On May 25, more than 18.3 million Romanians will choose who will represent them in the European Parliament, appointing MEPs as ambassadors for their interests in the EU decision-making process.
For these elections, Romania will have 15 political parties who have put forward 572 candidates, while eight candidates met the eligibility criteria to run as independents: former gymnast Corina Ungureanu, neurosurgeon Constantin Filip, former deputy Danut Liga, surgeon Paul Purea, director and publicist Pericle Capsali, Romanian-born US lawyer Peter Costea, actor Mircea Diaconu and businessman Valentin Daeanu.
Some 20 MEPs are running for another mandate at the European Parliament, including such names such as Corina Cretu, Monica Macovei, Ramona Manescu, Marian-Jean Marinescu, Norica Nicolai, Cristian Preda, Daciana Sarbu, Theodor Stolojan, Adina Valean, Renate Weber and Corneliu Vadim Tudor.
On April 17 the election watchdog BEC finalized the order of the parties on the voting list, as follows: the Liberal Democrat Party first, followed by the Popular Movement Party, the Democratic Union of Hungarians in Romania, the electoral alliance of the Social Democratic Party, National Union for the Progress of Romania and Conservative Party, then the remaining parties and the independent candidates. Expatriate Romanians can cast their ballots in one of 43 polling stations, most of them in Romania’s embassies or consulates.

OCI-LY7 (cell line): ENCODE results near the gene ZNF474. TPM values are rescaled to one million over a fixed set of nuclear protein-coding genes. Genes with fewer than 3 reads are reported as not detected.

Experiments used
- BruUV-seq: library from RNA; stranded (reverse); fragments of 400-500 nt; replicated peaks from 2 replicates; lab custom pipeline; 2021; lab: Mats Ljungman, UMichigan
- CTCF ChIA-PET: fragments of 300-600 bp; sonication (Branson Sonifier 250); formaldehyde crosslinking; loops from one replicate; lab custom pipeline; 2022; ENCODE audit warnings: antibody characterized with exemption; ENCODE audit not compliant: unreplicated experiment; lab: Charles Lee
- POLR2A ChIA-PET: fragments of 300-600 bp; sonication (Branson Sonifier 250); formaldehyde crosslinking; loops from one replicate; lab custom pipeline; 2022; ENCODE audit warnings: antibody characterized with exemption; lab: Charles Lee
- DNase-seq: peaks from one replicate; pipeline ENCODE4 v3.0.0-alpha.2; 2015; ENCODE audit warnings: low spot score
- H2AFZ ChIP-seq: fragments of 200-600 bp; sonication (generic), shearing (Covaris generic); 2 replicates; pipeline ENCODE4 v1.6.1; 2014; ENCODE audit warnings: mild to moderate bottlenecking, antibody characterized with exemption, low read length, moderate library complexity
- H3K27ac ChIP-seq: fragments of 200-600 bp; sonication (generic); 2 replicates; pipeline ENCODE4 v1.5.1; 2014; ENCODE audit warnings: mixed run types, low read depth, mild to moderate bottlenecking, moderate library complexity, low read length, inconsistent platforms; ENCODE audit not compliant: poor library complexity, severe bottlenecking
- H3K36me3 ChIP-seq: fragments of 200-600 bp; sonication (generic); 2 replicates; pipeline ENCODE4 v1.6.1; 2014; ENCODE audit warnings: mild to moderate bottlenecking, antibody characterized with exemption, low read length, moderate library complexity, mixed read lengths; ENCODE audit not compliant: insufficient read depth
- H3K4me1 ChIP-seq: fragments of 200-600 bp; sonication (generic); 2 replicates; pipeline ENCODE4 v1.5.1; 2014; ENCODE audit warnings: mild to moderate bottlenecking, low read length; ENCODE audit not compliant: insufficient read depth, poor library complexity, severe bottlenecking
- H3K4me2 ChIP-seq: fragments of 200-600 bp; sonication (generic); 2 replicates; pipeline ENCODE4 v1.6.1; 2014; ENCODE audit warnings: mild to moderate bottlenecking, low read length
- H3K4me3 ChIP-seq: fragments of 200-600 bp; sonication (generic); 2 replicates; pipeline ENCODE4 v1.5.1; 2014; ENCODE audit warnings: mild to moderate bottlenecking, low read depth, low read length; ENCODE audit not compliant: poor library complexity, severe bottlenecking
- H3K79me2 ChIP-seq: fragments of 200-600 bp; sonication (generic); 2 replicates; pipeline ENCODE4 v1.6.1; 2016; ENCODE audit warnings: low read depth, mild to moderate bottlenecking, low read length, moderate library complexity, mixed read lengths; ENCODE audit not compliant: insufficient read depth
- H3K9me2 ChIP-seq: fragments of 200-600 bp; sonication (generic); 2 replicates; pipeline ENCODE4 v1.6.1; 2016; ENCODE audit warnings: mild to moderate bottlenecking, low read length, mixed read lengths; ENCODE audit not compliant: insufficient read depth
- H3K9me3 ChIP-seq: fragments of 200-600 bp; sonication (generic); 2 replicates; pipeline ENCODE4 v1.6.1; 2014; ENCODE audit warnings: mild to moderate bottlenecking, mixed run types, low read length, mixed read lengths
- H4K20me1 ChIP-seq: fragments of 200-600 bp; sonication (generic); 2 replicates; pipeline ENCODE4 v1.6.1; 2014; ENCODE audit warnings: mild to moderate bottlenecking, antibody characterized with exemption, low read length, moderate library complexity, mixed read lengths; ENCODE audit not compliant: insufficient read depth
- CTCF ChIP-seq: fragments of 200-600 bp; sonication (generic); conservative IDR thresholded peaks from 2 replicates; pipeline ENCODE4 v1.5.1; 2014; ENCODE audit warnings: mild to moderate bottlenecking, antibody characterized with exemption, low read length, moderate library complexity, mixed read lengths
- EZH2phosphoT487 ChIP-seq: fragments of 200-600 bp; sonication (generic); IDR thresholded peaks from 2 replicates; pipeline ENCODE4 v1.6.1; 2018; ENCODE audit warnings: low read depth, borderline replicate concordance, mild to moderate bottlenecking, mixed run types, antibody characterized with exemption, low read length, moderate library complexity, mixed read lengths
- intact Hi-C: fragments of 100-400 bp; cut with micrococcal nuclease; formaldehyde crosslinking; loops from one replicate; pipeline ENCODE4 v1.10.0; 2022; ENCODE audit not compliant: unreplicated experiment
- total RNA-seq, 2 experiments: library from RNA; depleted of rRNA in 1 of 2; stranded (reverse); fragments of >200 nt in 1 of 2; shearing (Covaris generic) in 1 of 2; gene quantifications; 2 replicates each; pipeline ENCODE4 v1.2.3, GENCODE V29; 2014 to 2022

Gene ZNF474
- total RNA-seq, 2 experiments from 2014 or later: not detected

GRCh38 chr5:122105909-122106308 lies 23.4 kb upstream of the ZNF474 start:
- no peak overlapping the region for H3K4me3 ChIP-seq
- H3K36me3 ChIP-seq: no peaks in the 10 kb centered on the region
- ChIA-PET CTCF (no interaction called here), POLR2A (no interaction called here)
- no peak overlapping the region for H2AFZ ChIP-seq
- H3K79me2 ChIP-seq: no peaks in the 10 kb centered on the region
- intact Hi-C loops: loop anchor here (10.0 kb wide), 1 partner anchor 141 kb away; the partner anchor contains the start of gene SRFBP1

Romania is currently represented in the European Parliament by 33 members, whose group allegiances are as follows: 14 in the European People’s Party (EPP), 11 in the Progressive Alliance of Socialists and Democrats (S&D), 5 in the Alliance of Liberals and Democrats for Europe (ALDE) and 3 non-attached members (NI), according to an official European Parliament document released in April 2013.
Moreover, how the 2014 elections reshape the European Parliament – the only directly elected EU institution – will, for the first time in the EU’s history, determine who leads the European Commission, the EU’s executive body. Furthermore, MEPs approved the EU’s long-term budget for 2014-2020 and will now decide each year, along with national governments, how taxpayers’ money is to be spent.